Crop shows promise as oil base for paintings and coatings
Researchers at the University of Guelph have created a variety of soybean that could be used as the oil base for coatings and paints.
Oilseed Innovation Partners (OIP), with assistance from alkyd resins developers, will “performance-test the oil from this new University of Guelph soybean variety which is high in linoleic fatty acid,” a Tuesday OIP release said. Alkyd resins are a main ingredient in alkyd oil paints which are typically used for the outsides of buildings or in baseboard and primer applications.
Dr. Gary Ablett, a recognized University of Guelph soybean breeder, initially discovered the soybean variety 20 years ago. Dr. Istvan Rajcan, also a soybean researcher at the university, has since developed the soybean.
The variety contains a fatty acid profile roughly 33 per cent higher in linoleic acid than commodity soybean oil. Other fatty acid levels in the variety are lower, giving the crop an additional 12 per cent of double bonds. So, the crop is a good fit in the manufacturing of the alkyd resins found in coatings and paints.
OIP worked alongside OPC Polymers, a leading coatings company, to conduct trials using the “high linoleic soybean oil in various resins and paints to evaluate how it performs compared to conventional soybean oil, as well as linseed and sunflower oil,” Rob Roe, director of bioproduct development with OIP, said in the release. “The company evaluated the resin and paint made from the oil looking at important characteristics like drying time, hardness at various points of drying, corrosion resistance and what colour the resin is when it’s dry.”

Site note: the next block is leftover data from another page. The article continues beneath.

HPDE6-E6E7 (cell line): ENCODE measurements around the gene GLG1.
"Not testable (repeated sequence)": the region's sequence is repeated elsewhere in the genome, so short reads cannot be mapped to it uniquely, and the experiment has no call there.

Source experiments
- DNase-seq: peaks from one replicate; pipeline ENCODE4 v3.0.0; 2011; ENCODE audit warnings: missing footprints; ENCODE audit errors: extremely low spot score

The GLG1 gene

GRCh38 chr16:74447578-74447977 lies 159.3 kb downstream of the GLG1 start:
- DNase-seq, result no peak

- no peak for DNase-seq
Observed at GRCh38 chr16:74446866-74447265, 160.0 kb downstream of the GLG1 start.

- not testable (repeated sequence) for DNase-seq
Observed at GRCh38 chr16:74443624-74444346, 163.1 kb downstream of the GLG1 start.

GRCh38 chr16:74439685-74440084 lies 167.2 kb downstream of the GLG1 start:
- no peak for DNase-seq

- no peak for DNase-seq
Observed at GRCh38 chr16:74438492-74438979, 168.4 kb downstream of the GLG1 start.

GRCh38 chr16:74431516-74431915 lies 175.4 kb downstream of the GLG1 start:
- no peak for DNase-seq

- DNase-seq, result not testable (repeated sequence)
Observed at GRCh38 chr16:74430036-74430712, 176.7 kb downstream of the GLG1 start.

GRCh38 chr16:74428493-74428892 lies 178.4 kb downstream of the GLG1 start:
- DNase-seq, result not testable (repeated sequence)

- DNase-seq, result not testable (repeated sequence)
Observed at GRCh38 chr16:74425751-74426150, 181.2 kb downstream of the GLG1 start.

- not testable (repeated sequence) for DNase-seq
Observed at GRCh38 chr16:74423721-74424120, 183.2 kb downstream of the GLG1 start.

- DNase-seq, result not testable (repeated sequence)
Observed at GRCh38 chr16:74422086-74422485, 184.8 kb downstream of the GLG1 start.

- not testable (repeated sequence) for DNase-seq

The high linoleic oil performed as well as or better than sunflower and linseed oils in the trials and was superior to traditional soybean oil, Roe said.
OIP is now working with North Dakota State University and three major coatings companies. These researchers and companies found the oil from the new soybean variety to perform better than its counterparts and are interested in furthering the development of the oil for resins and paints.
OIP, through analysis and market research, suggests the potential for a 15 per cent market share for the oil. If achieved, the industry would need about 85,000 acres of the “new purpose-grown Identity Preserved soybean variety that will drive incremental revenue from premiums paid to growers and increased margins for processing,” the release said.
The development of high linoleic soybean oil (HLSO) variety will benefit Ontario's agricultural sector through contract production by Ontario farmers, Dr. Rajcan told Farms.com.
“The oil has such a unique profile due to industrial applications that it is expected to provide a premium for the farmers who grow such a variety,” he said.
OIP wants to designate a seed company to manage the commercialization and breeding of the soybean variety, as well as a processing partner to crush the beans, remove the oil, and refine it.
The “potential of this new high linoleic oil for industrial applications is promising,” said OIP CEO Jeff Schmalz in the release.
Updated Jan. 15, 2018
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